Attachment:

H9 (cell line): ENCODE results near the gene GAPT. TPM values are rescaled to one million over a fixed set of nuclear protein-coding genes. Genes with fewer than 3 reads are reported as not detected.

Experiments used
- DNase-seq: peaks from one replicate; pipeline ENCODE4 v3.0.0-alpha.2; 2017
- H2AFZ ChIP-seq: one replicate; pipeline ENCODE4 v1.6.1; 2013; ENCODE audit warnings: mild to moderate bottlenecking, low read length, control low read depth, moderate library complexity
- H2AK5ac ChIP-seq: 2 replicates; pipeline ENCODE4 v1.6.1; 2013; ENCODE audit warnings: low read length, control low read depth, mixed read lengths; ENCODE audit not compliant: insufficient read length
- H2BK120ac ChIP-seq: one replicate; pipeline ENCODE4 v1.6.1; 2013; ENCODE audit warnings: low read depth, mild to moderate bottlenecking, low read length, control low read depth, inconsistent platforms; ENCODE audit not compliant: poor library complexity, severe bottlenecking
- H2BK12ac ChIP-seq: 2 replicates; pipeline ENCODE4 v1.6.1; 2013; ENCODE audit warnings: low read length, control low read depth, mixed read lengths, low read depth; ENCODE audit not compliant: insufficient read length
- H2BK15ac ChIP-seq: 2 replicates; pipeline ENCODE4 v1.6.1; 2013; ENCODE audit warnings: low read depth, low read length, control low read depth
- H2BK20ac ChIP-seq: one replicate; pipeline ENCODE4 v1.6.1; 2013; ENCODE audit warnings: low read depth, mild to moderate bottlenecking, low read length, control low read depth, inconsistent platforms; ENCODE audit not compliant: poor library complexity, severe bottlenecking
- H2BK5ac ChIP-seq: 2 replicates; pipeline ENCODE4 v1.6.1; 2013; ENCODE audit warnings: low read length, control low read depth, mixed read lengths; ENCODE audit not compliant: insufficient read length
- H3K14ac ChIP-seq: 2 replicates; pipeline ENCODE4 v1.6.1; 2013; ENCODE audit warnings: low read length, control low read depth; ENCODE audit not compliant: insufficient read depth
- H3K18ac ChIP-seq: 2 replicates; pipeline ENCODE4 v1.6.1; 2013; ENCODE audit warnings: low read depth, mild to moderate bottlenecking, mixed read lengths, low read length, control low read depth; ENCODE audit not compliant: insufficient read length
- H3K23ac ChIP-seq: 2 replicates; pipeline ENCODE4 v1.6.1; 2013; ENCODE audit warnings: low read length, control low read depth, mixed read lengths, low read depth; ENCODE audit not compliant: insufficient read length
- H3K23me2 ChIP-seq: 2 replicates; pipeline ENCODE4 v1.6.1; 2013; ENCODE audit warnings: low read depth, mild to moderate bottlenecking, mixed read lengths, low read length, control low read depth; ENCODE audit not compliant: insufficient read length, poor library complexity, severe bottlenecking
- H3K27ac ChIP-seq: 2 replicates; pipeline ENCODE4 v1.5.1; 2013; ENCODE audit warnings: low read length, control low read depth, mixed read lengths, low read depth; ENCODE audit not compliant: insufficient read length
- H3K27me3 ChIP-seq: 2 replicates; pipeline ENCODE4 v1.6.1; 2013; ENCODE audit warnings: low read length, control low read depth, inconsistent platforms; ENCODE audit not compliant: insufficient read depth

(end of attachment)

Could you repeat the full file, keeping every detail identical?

H9 (cell line): ENCODE results near the gene GAPT. TPM values are rescaled to one million over a fixed set of nuclear protein-coding genes. Genes with fewer than 3 reads are reported as not detected.

Experiments used
- DNase-seq: peaks from one replicate; pipeline ENCODE4 v3.0.0-alpha.2; 2017
- H2AFZ ChIP-seq: one replicate; pipeline ENCODE4 v1.6.1; 2013; ENCODE audit warnings: mild to moderate bottlenecking, low read length, control low read depth, moderate library complexity
- H2AK5ac ChIP-seq: 2 replicates; pipeline ENCODE4 v1.6.1; 2013; ENCODE audit warnings: low read length, control low read depth, mixed read lengths; ENCODE audit not compliant: insufficient read length
- H2BK120ac ChIP-seq: one replicate; pipeline ENCODE4 v1.6.1; 2013; ENCODE audit warnings: low read depth, mild to moderate bottlenecking, low read length, control low read depth, inconsistent platforms; ENCODE audit not compliant: poor library complexity, severe bottlenecking
- H2BK12ac ChIP-seq: 2 replicates; pipeline ENCODE4 v1.6.1; 2013; ENCODE audit warnings: low read length, control low read depth, mixed read lengths, low read depth; ENCODE audit not compliant: insufficient read length
- H2BK15ac ChIP-seq: 2 replicates; pipeline ENCODE4 v1.6.1; 2013; ENCODE audit warnings: low read depth, low read length, control low read depth
- H2BK20ac ChIP-seq: one replicate; pipeline ENCODE4 v1.6.1; 2013; ENCODE audit warnings: low read depth, mild to moderate bottlenecking, low read length, control low read depth, inconsistent platforms; ENCODE audit not compliant: poor library complexity, severe bottlenecking
- H2BK5ac ChIP-seq: 2 replicates; pipeline ENCODE4 v1.6.1; 2013; ENCODE audit warnings: low read length, control low read depth, mixed read lengths; ENCODE audit not compliant: insufficient read length
- H3K14ac ChIP-seq: 2 replicates; pipeline ENCODE4 v1.6.1; 2013; ENCODE audit warnings: low read length, control low read depth; ENCODE audit not compliant: insufficient read depth
- H3K18ac ChIP-seq: 2 replicates; pipeline ENCODE4 v1.6.1; 2013; ENCODE audit warnings: low read depth, mild to moderate bottlenecking, mixed read lengths, low read length, control low read depth; ENCODE audit not compliant: insufficient read length
- H3K23ac ChIP-seq: 2 replicates; pipeline ENCODE4 v1.6.1; 2013; ENCODE audit warnings: low read length, control low read depth, mixed read lengths, low read depth; ENCODE audit not compliant: insufficient read length
- H3K23me2 ChIP-seq: 2 replicates; pipeline ENCODE4 v1.6.1; 2013; ENCODE audit warnings: low read depth, mild to moderate bottlenecking, mixed read lengths, low read length, control low read depth; ENCODE audit not compliant: insufficient read length, poor library complexity, severe bottlenecking
- H3K27ac ChIP-seq: 2 replicates; pipeline ENCODE4 v1.5.1; 2013; ENCODE audit warnings: low read length, control low read depth, mixed read lengths, low read depth; ENCODE audit not compliant: insufficient read length
- H3K27me3 ChIP-seq: 2 replicates; pipeline ENCODE4 v1.6.1; 2013; ENCODE audit warnings: low read length, control low read depth, inconsistent platforms; ENCODE audit not compliant: insufficient read depth